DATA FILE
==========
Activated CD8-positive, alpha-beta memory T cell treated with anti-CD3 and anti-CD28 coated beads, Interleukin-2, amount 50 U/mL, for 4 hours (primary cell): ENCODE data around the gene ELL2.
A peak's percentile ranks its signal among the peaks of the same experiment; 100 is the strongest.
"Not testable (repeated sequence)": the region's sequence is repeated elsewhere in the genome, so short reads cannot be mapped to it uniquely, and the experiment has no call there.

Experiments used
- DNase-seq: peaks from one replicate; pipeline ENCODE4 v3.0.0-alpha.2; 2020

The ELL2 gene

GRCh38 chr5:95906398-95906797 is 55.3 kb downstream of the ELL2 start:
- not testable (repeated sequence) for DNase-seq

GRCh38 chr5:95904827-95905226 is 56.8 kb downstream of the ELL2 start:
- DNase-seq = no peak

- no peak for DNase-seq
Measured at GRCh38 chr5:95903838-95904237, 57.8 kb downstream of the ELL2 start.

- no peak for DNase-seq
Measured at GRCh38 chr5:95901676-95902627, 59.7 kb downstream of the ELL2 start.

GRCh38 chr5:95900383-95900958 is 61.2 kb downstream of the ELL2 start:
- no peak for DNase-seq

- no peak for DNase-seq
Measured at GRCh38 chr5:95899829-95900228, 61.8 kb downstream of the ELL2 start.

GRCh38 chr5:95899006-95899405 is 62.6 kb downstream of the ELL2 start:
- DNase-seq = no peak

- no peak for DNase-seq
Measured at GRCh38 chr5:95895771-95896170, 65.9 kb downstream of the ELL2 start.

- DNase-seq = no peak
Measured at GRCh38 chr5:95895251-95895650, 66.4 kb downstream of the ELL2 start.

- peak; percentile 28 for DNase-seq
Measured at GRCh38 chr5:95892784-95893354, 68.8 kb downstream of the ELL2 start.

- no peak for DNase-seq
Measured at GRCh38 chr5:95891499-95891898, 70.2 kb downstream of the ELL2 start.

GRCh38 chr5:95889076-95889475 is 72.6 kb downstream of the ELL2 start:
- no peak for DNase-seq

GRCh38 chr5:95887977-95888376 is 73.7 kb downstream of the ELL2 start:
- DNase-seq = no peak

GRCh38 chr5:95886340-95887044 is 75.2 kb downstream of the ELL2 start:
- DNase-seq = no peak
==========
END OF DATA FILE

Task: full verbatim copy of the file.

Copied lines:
Activated CD8-positive, alpha-beta memory T cell treated with anti-CD3 and anti-CD28 coated beads, Interleukin-2, amount 50 U/mL, for 4 hours (primary cell): ENCODE data around the gene ELL2.
A peak's percentile ranks its signal among the peaks of the same experiment; 100 is the strongest.
"Not testable (repeated sequence)": the region's sequence is repeated elsewhere in the genome, so short reads cannot be mapped to it uniquely, and the experiment has no call there.

Experiments used
- DNase-seq: peaks from one replicate; pipeline ENCODE4 v3.0.0-alpha.2; 2020

The ELL2 gene

GRCh38 chr5:95906398-95906797 is 55.3 kb downstream of the ELL2 start:
- not testable (repeated sequence) for DNase-seq

GRCh38 chr5:95904827-95905226 is 56.8 kb downstream of the ELL2 start:
- DNase-seq = no peak

- no peak for DNase-seq
Measured at GRCh38 chr5:95903838-95904237, 57.8 kb downstream of the ELL2 start.

- no peak for DNase-seq
Measured at GRCh38 chr5:95901676-95902627, 59.7 kb downstream of the ELL2 start.

GRCh38 chr5:95900383-95900958 is 61.2 kb downstream of the ELL2 start:
- no peak for DNase-seq

- no peak for DNase-seq
Measured at GRCh38 chr5:95899829-95900228, 61.8 kb downstream of the ELL2 start.

GRCh38 chr5:95899006-95899405 is 62.6 kb downstream of the ELL2 start:
- DNase-seq = no peak

- no peak for DNase-seq
Measured at GRCh38 chr5:95895771-95896170, 65.9 kb downstream of the ELL2 start.

- DNase-seq = no peak
Measured at GRCh38 chr5:95895251-95895650, 66.4 kb downstream of the ELL2 start.

- peak; percentile 28 for DNase-seq
Measured at GRCh38 chr5:95892784-95893354, 68.8 kb downstream of the ELL2 start.

- no peak for DNase-seq
Measured at GRCh38 chr5:95891499-95891898, 70.2 kb downstream of the ELL2 start.

GRCh38 chr5:95889076-95889475 is 72.6 kb downstream of the ELL2 start:
- no peak for DNase-seq

GRCh38 chr5:95887977-95888376 is 73.7 kb downstream of the ELL2 start:
- DNase-seq = no peak

GRCh38 chr5:95886340-95887044 is 75.2 kb downstream of the ELL2 start:
- DNase-seq = no peak